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Discussion Starter #6
Yes Teetor in my area if you have any skill you pretty much stay at the superintendent level. All PM's (Project Managers) for these billion dollar builders are college boys. Not that there is anything wrong with college... They do their jobs better than I could but if you can get a college boy with hands on experience you much better off. Seriously in all of these huge large builder corporations I am famaliar of none have much hands on experience. It's not their job to have hands on experience.

We do work for a GC that builds 2-3 custom homes a year. He does the framing himself and from time to time is a framing sub for guys he knows... I'm not talking about this type of company because they have good roots in their network of subs and everyone kicks work back and forth to one another.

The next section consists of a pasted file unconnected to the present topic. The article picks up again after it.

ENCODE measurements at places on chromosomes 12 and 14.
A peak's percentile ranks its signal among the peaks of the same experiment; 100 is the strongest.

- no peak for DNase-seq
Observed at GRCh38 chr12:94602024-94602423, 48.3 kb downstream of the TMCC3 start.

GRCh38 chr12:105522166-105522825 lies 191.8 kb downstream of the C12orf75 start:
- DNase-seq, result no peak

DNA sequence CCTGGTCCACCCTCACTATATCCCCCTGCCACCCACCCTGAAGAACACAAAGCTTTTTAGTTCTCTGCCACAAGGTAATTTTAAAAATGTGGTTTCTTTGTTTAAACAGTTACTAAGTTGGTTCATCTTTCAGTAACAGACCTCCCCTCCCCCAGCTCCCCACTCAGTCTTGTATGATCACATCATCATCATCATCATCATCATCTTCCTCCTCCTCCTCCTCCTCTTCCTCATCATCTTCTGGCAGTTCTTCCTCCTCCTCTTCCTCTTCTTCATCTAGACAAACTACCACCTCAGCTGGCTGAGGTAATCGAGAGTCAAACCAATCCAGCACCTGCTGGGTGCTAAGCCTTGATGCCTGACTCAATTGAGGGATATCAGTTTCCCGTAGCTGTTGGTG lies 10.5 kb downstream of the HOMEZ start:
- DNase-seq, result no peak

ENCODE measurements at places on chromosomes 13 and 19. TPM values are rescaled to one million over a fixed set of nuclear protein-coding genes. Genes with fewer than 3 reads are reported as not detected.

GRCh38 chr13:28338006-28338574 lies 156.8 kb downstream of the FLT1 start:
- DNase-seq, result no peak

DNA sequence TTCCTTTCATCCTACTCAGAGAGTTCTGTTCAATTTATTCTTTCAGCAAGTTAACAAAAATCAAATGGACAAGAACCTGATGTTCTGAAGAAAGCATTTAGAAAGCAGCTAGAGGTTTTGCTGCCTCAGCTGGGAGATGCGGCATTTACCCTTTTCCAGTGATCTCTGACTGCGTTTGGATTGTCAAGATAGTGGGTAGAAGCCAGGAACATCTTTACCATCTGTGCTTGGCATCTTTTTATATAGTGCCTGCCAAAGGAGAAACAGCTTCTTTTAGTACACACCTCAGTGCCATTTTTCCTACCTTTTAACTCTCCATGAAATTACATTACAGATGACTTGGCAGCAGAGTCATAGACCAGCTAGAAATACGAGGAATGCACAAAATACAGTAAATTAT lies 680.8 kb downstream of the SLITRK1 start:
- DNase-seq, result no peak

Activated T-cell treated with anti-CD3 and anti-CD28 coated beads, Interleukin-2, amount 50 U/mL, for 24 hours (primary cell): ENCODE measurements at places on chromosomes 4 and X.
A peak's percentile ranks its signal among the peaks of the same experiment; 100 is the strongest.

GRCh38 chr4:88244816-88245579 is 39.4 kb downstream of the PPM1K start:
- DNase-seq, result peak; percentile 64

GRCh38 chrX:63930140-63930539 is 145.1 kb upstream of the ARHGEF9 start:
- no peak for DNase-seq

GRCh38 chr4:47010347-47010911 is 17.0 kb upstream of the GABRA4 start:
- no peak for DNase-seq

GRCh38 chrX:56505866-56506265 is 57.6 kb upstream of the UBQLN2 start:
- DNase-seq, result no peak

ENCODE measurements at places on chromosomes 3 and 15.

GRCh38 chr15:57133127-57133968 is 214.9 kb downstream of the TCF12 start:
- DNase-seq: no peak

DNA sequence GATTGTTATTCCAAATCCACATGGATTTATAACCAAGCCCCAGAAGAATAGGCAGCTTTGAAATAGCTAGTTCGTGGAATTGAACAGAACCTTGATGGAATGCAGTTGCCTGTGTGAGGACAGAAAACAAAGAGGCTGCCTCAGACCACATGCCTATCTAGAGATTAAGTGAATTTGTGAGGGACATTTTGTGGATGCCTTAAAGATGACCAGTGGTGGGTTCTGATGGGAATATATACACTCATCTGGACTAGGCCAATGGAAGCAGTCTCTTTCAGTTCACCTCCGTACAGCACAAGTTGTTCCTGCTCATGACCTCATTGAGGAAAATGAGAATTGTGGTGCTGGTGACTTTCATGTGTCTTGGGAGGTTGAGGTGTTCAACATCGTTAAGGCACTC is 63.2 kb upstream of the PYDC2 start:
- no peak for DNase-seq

Unfortunately if we break apart GC's from few homes a year to few hundre buildings a year the ones that build a few hundred buildings per year are all like that in my area.

When I have kids I am gonna show them the ropes then fire them. If they want I will pull a string or two to get them a job with one of my colleagues who I know will treat them right. I don't want them knowing only one way of doing things. Also if they decide to get a job at a department store that's great too (were talking teenage here).
 

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That's another thing that the company I work for (right now anyway) does a bit different. Not one of our Project Engineers and above have been hired into that position. We all start as field engineers right beside our craft putting work in place. Many of our superintendents have also come up through the craft as laborers and carpenters - then into the office engineer role to get the money experience and then to superintendent.